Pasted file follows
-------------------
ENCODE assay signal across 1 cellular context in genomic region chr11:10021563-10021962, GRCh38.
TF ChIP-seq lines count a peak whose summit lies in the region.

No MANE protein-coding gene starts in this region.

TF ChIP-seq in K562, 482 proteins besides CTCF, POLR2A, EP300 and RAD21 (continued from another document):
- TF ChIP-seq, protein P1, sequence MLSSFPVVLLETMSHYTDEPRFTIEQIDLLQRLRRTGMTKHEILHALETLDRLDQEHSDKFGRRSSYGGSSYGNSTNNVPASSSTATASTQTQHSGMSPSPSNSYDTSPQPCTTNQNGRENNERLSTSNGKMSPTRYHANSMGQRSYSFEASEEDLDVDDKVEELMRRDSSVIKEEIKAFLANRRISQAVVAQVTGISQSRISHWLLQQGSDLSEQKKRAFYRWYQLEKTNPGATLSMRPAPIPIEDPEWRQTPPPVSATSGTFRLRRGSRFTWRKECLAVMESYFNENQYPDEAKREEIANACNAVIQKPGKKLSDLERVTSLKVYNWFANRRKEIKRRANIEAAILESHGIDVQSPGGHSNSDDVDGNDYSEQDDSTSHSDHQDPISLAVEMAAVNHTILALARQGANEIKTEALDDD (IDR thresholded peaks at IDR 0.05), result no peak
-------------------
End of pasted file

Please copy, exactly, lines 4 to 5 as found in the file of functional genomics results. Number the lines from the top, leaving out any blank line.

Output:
TF ChIP-seq in K562, 482 proteins besides CTCF, POLR2A, EP300 and RAD21 (continued from another document):
- TF ChIP-seq, protein P1, sequence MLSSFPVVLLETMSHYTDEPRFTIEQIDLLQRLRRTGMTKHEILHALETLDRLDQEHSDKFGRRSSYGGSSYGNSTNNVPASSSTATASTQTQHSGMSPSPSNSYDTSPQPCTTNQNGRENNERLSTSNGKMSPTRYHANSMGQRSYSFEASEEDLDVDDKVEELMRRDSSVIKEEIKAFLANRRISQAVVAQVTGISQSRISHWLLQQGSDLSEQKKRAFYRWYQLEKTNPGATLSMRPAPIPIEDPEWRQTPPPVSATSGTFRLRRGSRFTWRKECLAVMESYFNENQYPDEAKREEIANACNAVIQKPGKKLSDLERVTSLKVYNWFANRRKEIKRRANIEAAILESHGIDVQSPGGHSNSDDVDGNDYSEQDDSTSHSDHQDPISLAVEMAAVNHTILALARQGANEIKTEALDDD (IDR thresholded peaks at IDR 0.05), result no peak